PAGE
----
"What is now in a chip -- a single piece of silicon -- is the size of the systems we were trying to schedule 15 years ago," Kramer said. "We've assumed the operating system or the programmer will handle all that scheduling we were doing."
The old supercomputing metrics of throughput seem to be fraying. This year, Jack Dongarra, one of the creators of the Linpack benchmark used to compare computers on the SC500 list, called for additional metrics to better gauge a supercomputer's effectiveness.
Judging a system's true efficiency can be tricky, though.
"You want to measure the amount of work going through the system over a period of time," and not just a simplistic measure of how much each node is being utilized, Kramer said.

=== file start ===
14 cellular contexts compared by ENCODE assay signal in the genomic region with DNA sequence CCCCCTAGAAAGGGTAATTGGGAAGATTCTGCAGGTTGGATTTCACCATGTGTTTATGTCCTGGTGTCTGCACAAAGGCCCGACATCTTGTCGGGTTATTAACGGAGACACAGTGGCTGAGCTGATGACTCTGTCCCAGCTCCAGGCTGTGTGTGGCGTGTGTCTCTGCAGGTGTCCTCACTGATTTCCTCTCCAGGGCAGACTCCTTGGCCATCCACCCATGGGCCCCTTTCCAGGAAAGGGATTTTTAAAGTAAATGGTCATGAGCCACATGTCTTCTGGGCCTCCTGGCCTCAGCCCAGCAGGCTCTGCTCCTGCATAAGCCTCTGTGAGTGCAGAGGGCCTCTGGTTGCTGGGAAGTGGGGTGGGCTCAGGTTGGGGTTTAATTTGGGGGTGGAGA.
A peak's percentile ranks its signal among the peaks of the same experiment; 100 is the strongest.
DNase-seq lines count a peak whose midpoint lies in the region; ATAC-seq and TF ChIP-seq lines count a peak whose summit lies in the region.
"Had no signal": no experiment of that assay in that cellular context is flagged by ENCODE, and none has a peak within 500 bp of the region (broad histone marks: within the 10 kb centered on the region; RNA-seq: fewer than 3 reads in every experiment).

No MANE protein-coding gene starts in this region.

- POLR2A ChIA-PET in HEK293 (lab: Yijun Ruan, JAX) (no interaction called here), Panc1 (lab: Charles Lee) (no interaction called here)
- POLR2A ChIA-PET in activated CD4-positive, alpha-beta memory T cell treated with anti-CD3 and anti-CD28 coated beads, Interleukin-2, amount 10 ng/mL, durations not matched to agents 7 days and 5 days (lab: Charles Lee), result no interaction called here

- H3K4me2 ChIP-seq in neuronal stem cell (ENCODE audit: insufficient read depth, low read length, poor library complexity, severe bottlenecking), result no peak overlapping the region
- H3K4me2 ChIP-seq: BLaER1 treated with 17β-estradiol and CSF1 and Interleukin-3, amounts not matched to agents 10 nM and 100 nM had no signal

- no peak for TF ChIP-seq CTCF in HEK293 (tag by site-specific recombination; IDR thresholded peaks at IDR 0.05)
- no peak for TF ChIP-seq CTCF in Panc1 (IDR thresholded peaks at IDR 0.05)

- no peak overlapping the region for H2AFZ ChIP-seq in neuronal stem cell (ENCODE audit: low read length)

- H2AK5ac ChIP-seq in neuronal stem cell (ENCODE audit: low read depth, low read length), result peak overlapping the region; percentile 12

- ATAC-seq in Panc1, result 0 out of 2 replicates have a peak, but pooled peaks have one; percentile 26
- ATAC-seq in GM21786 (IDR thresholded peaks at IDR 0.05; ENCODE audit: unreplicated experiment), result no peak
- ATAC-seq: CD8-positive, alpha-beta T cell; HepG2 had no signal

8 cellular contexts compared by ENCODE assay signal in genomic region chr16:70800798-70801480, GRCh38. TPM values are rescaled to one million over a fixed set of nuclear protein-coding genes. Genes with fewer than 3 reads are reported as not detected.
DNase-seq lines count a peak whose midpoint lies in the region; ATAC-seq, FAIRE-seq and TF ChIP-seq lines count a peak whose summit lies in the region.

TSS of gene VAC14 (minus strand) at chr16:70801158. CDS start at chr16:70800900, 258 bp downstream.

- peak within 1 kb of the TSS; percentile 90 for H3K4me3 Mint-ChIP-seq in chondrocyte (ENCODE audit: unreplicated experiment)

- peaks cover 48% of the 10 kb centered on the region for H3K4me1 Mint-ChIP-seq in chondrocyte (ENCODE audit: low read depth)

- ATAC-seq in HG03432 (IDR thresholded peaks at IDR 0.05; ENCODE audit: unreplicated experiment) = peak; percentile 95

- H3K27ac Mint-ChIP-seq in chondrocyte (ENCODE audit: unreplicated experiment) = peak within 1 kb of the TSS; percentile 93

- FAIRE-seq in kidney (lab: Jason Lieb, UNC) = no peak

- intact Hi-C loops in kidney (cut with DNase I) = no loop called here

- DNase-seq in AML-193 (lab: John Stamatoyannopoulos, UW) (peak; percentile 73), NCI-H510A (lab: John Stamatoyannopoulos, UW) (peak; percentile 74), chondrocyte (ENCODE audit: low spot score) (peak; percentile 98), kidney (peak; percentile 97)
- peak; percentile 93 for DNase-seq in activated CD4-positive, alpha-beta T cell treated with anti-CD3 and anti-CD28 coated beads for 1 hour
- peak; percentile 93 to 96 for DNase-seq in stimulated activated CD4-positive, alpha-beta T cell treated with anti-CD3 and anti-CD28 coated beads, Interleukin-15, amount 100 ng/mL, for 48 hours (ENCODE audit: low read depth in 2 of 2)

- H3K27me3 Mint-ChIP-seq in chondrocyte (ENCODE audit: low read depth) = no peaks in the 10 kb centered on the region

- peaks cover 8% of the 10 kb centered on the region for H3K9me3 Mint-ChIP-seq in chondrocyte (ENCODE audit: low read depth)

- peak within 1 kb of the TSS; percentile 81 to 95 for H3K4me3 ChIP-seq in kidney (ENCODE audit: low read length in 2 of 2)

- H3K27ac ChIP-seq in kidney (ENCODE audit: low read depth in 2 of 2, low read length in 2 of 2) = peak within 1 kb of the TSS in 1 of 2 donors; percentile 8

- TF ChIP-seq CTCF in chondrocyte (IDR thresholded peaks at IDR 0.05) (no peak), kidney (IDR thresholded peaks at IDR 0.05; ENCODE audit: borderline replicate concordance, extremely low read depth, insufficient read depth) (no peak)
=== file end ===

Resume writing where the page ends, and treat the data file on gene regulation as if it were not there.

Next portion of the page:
He noted that an organization can measure the utilization of a system by measuring the percentage of time each node is utilized. But this approach can be misleading in that a workload can be slowed to increase the utilization rate, but as a result, less work is going through the system overall.
John Hengeveld, Intel's director of HPC marketing, suggested the supercomputing community take a tip from manufacturers of airplane jet engines.
"At Rolls-Royce, you don't buy a jet engine any longer, you buy hours of propulsion in the air. They ensure you get that number of hours of propulsion for the amount of money you pay. Maybe that is the way we should be doing things now," Hengeveld said. "We shouldn't be buying chips, we should buy results."
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